This hair tie could prevent drink spiking at bars, parties

NightCap co-founders Shirah Benarde and Michael Benarde created a hair tie that’s meant to prevent drink spiking at college parties, which happens in seconds and leaves victims more vulnerable than they realize.

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The invention works as a hair accessory and as a cover for unattended drinks. If people, notably young women, leave their drinks, they will recognize that their libations have been tampered with and know not to touch their old cups.

It all started when my friends went to college and they got spiked so I called my brother, and he said that this was pretty common on college campuses," Shirah said on FOX Business' “Making Money with Charles Payne.”

College students also have the opportunity to leave the nightcap on their drinks when socializing and holding their cups, since someone can easily slip an unwarranted substance into a drink when no one is watching.

Creating nightcaps is a step in minimizing the degree of drink spiking that occurs not only on college campuses, but also in bars and other social settings.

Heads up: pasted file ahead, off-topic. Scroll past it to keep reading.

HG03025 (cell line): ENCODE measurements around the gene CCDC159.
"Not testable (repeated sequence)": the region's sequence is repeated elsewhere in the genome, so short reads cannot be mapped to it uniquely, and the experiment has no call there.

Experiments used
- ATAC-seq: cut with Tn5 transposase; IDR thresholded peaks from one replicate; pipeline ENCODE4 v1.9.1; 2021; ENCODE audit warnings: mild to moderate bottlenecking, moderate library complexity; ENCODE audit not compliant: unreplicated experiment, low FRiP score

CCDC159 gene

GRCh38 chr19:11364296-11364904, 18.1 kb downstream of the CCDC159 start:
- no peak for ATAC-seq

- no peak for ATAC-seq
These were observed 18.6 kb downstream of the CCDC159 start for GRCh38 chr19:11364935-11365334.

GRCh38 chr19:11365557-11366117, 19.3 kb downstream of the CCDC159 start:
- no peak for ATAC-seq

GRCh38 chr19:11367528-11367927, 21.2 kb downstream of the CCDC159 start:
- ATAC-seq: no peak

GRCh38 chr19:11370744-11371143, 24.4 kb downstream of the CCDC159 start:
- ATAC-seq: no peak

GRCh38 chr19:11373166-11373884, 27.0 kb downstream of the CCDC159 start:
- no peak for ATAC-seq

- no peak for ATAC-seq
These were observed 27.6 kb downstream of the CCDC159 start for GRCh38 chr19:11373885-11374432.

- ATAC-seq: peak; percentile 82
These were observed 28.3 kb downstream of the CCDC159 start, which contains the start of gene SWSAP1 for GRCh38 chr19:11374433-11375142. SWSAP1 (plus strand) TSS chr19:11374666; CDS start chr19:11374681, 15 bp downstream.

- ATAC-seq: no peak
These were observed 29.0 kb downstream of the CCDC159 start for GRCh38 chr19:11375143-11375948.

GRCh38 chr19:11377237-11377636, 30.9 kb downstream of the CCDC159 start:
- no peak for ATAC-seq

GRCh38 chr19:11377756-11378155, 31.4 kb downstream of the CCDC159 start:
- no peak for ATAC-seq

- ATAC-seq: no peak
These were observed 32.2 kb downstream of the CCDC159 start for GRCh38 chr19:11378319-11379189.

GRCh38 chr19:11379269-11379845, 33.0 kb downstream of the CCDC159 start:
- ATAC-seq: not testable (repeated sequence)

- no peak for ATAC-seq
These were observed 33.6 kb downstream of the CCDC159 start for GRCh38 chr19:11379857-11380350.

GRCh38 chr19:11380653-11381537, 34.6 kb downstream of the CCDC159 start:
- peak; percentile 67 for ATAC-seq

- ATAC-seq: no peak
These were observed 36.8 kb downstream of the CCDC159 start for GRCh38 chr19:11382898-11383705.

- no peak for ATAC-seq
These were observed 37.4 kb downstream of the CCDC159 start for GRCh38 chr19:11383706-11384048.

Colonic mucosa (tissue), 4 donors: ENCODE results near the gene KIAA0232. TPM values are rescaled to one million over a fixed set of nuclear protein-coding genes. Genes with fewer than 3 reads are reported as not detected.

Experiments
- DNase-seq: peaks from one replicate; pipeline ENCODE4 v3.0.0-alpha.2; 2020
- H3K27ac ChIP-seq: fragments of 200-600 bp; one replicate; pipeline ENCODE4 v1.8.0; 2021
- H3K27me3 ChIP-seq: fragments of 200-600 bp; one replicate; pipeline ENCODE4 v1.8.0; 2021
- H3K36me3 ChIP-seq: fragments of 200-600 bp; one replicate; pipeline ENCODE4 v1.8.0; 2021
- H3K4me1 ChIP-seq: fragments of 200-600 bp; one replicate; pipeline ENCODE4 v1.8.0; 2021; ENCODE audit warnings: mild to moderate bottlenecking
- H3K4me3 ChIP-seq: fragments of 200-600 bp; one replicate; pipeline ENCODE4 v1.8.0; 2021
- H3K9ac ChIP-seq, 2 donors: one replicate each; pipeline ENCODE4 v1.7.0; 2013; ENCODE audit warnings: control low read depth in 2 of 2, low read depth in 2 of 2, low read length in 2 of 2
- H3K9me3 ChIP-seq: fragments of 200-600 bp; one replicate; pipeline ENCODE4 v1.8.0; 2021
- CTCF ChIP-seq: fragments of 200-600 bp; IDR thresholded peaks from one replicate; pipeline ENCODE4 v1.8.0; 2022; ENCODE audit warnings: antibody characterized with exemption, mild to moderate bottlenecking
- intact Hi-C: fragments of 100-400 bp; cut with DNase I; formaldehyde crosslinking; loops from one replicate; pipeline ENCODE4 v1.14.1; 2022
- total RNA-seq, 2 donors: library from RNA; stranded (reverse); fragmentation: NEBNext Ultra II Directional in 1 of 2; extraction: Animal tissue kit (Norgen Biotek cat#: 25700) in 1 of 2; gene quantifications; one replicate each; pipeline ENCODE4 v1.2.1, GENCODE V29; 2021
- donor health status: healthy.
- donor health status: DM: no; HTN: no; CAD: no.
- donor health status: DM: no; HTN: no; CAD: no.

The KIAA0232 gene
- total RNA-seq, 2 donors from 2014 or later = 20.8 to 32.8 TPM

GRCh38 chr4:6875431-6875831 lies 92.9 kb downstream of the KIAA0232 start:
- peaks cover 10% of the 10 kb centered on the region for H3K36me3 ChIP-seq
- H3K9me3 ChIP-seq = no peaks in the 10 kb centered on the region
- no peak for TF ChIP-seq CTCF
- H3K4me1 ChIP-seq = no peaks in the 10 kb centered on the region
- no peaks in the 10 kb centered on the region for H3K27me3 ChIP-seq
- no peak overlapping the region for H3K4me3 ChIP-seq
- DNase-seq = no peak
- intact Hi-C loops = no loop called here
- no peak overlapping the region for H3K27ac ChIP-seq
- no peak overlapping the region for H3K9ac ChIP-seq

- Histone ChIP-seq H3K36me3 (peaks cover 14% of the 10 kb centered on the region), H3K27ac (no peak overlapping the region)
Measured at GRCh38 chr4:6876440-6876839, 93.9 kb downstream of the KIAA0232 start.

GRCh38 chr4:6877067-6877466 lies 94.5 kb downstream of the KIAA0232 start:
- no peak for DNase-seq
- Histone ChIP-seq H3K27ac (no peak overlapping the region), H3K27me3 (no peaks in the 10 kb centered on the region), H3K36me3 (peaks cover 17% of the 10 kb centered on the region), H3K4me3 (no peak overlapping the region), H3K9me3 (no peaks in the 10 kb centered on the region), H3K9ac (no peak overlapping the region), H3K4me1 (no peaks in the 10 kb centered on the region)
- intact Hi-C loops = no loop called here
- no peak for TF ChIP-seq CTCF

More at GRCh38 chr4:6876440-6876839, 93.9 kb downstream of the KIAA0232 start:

"I got scared because I am going to college this year, and I came up with a solution by grabbing my mom's pantyhose and a scrunchie from my room, and I created this prototype."

- Shirah Benarde, NightCap co-founder

When Shirah explained her idea to her brother, Michael set off to transform it into a reality.

"We're running an IndieGoGo crowdfunding campaign right now," with a goal of $12,000. "We have 50 days left to reach that goal, and that's going to go towards a deposit on manufacturing as well as legal and marketing services and stuff.”

Proving 'NightCaps' would serve a greater purpose and be competitive in the market required data, so Michael and Shirah created a survey to demonstrate that drink spiking is no laughing matter.

“Twenty-six percent of females [ages] 18 to 25 reported in our survey that they have had their drink spiked," Michael said. "75 percent said they're worried about being spiked when they go out.”

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Although their business is encountering the same barriers that face any product trying to get on to the market, things are looking up for the brother-sister duo. They want to wholesale their hair scrunchies to bars and colleges.